The Senate Committee on Banking, Housing, and Urban Affairs held a hearing entitled “Examining the Fintech Landscape” on September 12, 2017. The witnesses were: Lawrance Evans, Director, Financial Markets, U.S. Government Accountability Office (GAO); Eric Turner, Research Analyst, S&P Global Market Intelligence; and Frank Pasquale, Professor of Law, University of Maryland Francis King Carey School of Law.
The hearing focused on the opportunities fintech may bring, the various ways fintech is interacting with and impacting the financial system, how these new technologies can help Americans who are currently underserved by the traditional banking system, and the current regulatory supervision of the fintech industry. Given the recent data breaches, particular issues such as data security, data collection, and the proper regulatory treatment to ensure that consumers and the financial system are safeguarded were emphasized.
Mr. Evans’ testimony was based on the GAO’s April 2017 report that provides a high-level look at four commonly referenced fintech sub-sectors – marketplace lending, mobile payments, digital wealth management and distributive measured technology. He noted that the GAO is currently undertaking work that will support congressional efforts to strike the appropriate balance in ensuring an effective regulatory framework while not creating barriers to entry for innovative firms with “socially beneficial products.”
Mr. Turner’s testimony focused on the five key areas that his firm has identified as fintech’s impact on consumers in the financial industry today. These include digital lending, mobile payments, digital investment management, insurance technology and distributed ledger technology, which includes Blockchain. According to Mr. Turner, “the industry is still young and challenges remain. Regulation has been unevenly applied to the sector and in many ways the introduction of a clear regulatory framework could help boost innovation.”
Mr. Pasquale focused his testimony on the consumer protection issues associated with fintech, and express reservations about deregulation and legislative or regulatory efforts to federally preempt state laws now applying to fintech. He also stressed that improving financial cyber security should be “an essential goal of fintech policy.” According to Mr. Pasquale, “we should be very worried about the ability of technology alone to solve much larger social problems of financial inclusion, opportunity and non-discriminatory credit provision.”
The witnesses were asked to address what are some of the most significant fintech risks that Congress should evaluate. Mr. Turner opined that “the biggest risk right now is a fractured regulatory system.” He observed that fintech companies “have looked for regulation wherever they can and right now it seems that they’re just trying to fit themselves into a system that wasn’t made for them.” Mr. Pasquale highlighted cybersecurity and the “opaque algorithms being used to access credit” and the “many different types of data sources” that could play a role in credit decision-making. In light of recent data breaches, there was widespread agreement that consumers should know exactly how their data is being used.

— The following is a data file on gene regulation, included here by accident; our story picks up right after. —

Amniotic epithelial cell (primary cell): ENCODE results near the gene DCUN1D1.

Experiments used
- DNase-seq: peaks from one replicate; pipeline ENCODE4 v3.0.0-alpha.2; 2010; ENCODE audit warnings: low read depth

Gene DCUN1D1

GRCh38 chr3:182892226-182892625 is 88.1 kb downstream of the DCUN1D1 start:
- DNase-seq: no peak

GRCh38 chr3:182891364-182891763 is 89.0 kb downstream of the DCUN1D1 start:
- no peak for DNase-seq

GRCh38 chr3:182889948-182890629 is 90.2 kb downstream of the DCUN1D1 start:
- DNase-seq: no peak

The witnesses seemed generally supportive of a “regulatory sandbox” approach that has been implemented in the United Kingdom which allows firms to operate on a limited basis to test different ideas while under regulatory supervision, but without needing to comply with the full regulatory enforcement regime.
The witnesses agreed that the best opportunity posed by fintech is enhanced and sustained financial inclusion, with the potential downside of certain “bad actor” companies gaming the system as a means to market high-cost loans to individuals. Going forward, Mr. Turner emphasized the need for fintech companies to have a framework that allows them to decide whether to be a deposit-taking institution and be like a real bank, or have some sort of defined regulatory structure specific to fintech companies. He also stressed the need for Congress and regulators to think long and hard about the scope of any definitions they formulate (such as what a digital lender is and what a peer-to-peer payment company is), as a means to help ensure a proper regulatory framework and level playing field across the lending industry.
Senator Brian Schatz (D-HI) noted that it would be helpful to have a dedicated innovation office within the federal government that is thinking comprehensively about the many different issues and questions that pertain to fintech. As he observed, “[t]his could be a one-stop shop in the government for fintech businesses to figure out which regulations apply to them and a mechanism for coordinating among the regulators. It will be a wild West without some attempt to coordinate. You already have regulators with varying degrees of aggressiveness in this space and enthusiasm for this space. But we need someone who is thinking around a few corners, rather than just sort of narrow questions of compliance for particular companies.” Senator Mark Warner (D-VA) and the witnesses agreed that this is something that should strongly be considered, especially given the problem of interagency cooperation.
Given the strong bipartisan interest in fintech issues, we anticipate additional congressional hearings in the months to come.